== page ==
To understand the other reason that raising taxes on the wealthy creates jobs and economic growth, compare the spending and saving patterns of all people and the government. Poor folk spend a lot, save a little. Even the most spendthrift of rich folk eventually run out of things to buy and end up burying their money in non-productive assets. But the government spends every dollar we send it—circulating trillions of dollars back into the economy by sending checks to millions of individuals and businesses. That spending grows the economy and creates jobs.
While paying a bit more in taxes than a few years ago thanks to Obamacare taxes and the unwinding of some Bush II tax cuts, the wealthy are still paying much less in taxes than they did in the golden age of the American economy, approximately 1945-1975. Compared to other industrialized democracies since the beginning of the 20th century, the current rich in the United States pay historically low rates and amounts.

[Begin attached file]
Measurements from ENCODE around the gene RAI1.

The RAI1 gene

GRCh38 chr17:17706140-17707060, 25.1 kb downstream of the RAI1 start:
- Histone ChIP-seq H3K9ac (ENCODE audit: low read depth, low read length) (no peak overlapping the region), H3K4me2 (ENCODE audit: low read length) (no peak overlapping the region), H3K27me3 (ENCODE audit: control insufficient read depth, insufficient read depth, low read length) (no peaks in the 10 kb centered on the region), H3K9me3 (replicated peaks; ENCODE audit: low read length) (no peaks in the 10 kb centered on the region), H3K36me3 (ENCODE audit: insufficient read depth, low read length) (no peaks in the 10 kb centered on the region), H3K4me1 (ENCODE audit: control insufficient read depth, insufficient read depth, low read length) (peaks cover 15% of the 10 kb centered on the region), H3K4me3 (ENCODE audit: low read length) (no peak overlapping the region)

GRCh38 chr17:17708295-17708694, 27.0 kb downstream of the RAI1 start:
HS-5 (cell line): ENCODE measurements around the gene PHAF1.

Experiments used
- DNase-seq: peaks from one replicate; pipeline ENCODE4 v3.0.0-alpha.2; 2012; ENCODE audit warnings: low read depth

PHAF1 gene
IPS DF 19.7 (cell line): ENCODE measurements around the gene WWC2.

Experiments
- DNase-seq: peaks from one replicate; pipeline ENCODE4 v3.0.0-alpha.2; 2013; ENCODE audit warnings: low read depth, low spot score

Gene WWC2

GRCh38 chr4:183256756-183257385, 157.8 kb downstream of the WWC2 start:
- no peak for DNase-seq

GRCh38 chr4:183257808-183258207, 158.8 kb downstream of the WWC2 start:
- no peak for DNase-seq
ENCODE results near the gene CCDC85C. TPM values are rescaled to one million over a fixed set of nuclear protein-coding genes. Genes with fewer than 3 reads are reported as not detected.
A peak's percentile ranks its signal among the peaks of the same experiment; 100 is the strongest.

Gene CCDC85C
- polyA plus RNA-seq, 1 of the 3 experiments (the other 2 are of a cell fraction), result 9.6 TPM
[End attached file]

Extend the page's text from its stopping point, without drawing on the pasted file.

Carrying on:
Economists have discovered that one beneficial side effect of high tax rates on the wealthy is that it leads to greater equity in income and wealth. When the highest incremental tax rate was 90%, executives had less incentive to pay themselves large salaries and so plowed more of their company’s earnings into R&D and salaries and benefits for other employees. As top individual tax rates declined—from Kennedy to Reagan to Bush II—the salaries of top execs soared, while those of everyone else stagnated or diminished. In the 1960’s, for every dollar the average factory worker made, the average chief executive officer made $42. By the 21st century, the ratio exploded to anywhere from $340 to $540 paid to every CEO for a dollar paid to factory workers, depending on the year. In Europe, by the way, the ratio is a much lower 25 to 1! Thus by raising taxes on the wealthy, we will not only give the government more money to spend on education, healthcare, infrastructure, alternative energy development and the social safety net, we will also encourage large companies to invest more and give more to employees, which will grow the economy and reverse decades of growing wealth inequality.